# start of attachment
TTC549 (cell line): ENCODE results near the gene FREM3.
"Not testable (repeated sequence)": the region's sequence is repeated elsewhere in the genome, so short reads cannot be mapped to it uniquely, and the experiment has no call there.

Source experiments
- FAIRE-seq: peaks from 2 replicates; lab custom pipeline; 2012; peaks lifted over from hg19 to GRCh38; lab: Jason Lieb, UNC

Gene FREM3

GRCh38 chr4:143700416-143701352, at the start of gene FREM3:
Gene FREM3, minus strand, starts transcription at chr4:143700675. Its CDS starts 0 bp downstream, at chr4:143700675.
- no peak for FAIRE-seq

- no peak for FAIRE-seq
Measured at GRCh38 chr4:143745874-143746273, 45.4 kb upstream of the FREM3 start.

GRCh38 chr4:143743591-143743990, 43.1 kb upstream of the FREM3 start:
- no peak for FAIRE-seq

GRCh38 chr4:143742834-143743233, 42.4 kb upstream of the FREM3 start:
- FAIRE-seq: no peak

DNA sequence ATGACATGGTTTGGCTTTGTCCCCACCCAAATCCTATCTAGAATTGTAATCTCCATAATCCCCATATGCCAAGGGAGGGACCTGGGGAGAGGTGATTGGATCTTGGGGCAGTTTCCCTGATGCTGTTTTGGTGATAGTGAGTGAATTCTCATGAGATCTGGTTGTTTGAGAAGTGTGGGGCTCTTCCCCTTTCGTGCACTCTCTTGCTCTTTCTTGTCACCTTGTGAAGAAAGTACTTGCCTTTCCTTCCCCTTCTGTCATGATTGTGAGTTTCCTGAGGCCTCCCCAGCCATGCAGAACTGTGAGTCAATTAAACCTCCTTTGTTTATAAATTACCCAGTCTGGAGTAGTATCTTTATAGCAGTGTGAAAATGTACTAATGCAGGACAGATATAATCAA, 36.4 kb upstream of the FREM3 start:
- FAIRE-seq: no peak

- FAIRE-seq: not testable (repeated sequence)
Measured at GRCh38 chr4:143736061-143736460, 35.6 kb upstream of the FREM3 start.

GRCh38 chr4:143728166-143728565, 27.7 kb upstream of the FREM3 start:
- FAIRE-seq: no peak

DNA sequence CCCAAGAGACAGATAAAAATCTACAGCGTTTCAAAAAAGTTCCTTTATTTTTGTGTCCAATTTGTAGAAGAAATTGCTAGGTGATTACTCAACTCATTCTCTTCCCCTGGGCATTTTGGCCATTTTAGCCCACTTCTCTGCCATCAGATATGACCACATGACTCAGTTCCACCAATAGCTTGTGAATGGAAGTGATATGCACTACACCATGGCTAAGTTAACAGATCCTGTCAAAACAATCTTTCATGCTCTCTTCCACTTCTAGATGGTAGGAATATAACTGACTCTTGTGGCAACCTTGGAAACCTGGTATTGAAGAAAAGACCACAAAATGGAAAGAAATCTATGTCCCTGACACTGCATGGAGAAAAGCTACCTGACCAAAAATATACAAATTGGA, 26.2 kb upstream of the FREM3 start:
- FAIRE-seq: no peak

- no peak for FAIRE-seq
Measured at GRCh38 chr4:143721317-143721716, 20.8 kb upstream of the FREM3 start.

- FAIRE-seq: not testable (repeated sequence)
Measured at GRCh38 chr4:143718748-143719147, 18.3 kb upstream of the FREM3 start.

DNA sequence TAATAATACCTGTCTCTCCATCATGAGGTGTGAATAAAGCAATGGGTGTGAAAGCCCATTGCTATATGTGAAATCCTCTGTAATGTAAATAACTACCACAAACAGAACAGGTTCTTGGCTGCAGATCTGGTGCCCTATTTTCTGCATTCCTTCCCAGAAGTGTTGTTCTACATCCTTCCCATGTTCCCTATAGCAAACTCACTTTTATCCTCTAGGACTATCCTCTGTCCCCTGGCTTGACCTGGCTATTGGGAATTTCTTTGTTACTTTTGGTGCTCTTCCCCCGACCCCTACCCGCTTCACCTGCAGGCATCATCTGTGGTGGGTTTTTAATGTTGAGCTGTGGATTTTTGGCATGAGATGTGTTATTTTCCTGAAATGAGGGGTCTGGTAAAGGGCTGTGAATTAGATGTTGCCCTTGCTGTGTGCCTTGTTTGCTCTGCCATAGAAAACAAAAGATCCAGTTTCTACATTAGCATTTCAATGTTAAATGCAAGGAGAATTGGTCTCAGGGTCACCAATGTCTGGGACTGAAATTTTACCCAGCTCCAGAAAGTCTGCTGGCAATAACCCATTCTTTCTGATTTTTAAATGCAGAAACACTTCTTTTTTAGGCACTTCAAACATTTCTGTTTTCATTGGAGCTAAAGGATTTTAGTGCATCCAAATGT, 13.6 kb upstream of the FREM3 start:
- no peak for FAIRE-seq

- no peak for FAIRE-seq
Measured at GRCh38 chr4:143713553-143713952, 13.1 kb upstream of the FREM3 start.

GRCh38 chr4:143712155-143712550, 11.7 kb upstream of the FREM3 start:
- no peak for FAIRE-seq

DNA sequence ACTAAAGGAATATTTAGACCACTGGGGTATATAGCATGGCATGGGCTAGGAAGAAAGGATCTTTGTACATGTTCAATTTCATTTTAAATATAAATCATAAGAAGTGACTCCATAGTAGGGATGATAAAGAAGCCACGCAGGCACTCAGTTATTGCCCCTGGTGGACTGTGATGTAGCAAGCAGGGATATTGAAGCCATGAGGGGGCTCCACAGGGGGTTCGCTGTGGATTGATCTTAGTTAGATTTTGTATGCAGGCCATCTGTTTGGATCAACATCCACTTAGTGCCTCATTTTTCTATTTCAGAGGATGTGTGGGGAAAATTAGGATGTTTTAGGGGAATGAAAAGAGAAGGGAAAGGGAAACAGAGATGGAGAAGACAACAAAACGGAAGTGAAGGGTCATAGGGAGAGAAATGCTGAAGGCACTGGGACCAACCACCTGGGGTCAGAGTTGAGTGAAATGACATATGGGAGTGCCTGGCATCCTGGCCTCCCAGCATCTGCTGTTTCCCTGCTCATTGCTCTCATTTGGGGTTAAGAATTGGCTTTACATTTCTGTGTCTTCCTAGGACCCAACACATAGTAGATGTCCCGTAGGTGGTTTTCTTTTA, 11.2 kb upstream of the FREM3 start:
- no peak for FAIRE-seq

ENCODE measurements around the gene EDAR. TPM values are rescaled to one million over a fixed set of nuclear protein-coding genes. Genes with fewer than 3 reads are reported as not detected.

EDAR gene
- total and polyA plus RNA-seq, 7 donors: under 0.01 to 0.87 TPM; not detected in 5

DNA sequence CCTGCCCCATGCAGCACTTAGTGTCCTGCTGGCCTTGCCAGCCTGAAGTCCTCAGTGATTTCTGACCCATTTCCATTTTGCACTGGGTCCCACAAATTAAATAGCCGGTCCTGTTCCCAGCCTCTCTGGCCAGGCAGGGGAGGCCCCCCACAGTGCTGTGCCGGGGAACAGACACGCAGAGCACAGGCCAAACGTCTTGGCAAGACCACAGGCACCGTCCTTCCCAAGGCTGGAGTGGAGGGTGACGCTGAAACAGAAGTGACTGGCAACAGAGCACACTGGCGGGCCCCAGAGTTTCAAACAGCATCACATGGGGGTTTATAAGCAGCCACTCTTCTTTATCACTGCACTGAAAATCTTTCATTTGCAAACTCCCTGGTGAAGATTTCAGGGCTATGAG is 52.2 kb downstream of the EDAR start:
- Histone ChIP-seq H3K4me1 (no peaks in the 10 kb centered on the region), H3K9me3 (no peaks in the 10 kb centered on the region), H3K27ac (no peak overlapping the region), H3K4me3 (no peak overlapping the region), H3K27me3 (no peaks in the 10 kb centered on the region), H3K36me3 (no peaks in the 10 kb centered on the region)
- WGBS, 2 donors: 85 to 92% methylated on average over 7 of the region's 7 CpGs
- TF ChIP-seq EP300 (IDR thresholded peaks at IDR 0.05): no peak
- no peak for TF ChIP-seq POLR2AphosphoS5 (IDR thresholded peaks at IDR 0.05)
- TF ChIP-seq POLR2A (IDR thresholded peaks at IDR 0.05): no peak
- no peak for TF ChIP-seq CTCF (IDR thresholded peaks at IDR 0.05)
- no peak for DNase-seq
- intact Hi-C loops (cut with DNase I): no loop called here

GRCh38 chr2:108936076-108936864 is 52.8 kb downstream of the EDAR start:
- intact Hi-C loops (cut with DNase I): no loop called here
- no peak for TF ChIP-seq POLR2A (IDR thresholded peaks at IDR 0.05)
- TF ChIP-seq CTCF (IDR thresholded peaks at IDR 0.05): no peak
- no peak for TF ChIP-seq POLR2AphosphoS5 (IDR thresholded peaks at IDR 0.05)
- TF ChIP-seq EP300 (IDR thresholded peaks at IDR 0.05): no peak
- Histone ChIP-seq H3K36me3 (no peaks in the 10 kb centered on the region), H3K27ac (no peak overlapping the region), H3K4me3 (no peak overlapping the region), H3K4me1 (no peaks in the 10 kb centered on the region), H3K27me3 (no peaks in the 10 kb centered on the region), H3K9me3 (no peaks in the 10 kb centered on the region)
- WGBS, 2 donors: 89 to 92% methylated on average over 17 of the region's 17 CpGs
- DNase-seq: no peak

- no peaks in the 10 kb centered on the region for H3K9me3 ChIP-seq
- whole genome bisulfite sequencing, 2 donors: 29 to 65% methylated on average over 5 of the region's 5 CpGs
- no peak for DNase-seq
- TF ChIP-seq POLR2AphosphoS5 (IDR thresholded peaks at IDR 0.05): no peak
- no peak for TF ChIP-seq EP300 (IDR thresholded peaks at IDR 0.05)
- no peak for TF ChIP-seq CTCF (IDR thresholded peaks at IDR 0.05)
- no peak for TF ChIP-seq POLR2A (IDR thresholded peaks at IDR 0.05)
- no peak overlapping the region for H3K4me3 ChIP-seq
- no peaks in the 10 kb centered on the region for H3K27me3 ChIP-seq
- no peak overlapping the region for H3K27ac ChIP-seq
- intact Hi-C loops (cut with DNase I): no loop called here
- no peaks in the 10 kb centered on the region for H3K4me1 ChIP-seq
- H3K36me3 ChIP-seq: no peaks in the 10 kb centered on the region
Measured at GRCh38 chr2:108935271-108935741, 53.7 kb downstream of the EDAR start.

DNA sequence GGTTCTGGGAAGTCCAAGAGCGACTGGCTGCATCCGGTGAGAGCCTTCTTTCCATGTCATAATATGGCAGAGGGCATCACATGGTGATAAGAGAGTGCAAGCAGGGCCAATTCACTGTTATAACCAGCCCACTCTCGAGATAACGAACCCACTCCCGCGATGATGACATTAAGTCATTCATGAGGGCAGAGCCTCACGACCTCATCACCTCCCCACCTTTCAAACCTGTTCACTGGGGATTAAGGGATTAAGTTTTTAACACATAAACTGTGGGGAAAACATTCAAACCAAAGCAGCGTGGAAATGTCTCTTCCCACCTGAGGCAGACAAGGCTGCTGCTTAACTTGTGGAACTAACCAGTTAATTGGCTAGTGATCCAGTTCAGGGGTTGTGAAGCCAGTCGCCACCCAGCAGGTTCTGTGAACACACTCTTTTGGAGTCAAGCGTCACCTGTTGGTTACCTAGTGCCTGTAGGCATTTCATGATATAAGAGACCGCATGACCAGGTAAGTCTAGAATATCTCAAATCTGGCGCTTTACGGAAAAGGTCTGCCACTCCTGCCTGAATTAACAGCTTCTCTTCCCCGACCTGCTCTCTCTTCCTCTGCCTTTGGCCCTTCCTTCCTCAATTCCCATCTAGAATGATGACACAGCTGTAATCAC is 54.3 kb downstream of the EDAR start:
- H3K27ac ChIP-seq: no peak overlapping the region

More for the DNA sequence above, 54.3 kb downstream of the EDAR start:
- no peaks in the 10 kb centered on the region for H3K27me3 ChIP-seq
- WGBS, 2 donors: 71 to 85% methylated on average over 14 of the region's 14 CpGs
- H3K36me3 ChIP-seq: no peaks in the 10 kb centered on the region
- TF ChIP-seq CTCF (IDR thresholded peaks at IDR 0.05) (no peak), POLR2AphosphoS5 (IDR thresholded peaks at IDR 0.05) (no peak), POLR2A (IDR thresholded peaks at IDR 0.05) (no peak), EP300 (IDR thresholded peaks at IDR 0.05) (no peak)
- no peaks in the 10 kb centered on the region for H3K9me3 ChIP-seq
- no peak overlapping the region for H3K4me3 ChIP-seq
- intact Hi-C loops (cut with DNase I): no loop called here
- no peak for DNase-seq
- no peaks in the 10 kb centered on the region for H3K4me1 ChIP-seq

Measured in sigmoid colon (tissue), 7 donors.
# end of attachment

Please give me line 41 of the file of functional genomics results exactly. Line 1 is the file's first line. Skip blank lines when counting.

- TF ChIP-seq EP300 (IDR thresholded peaks at IDR 0.05): no peak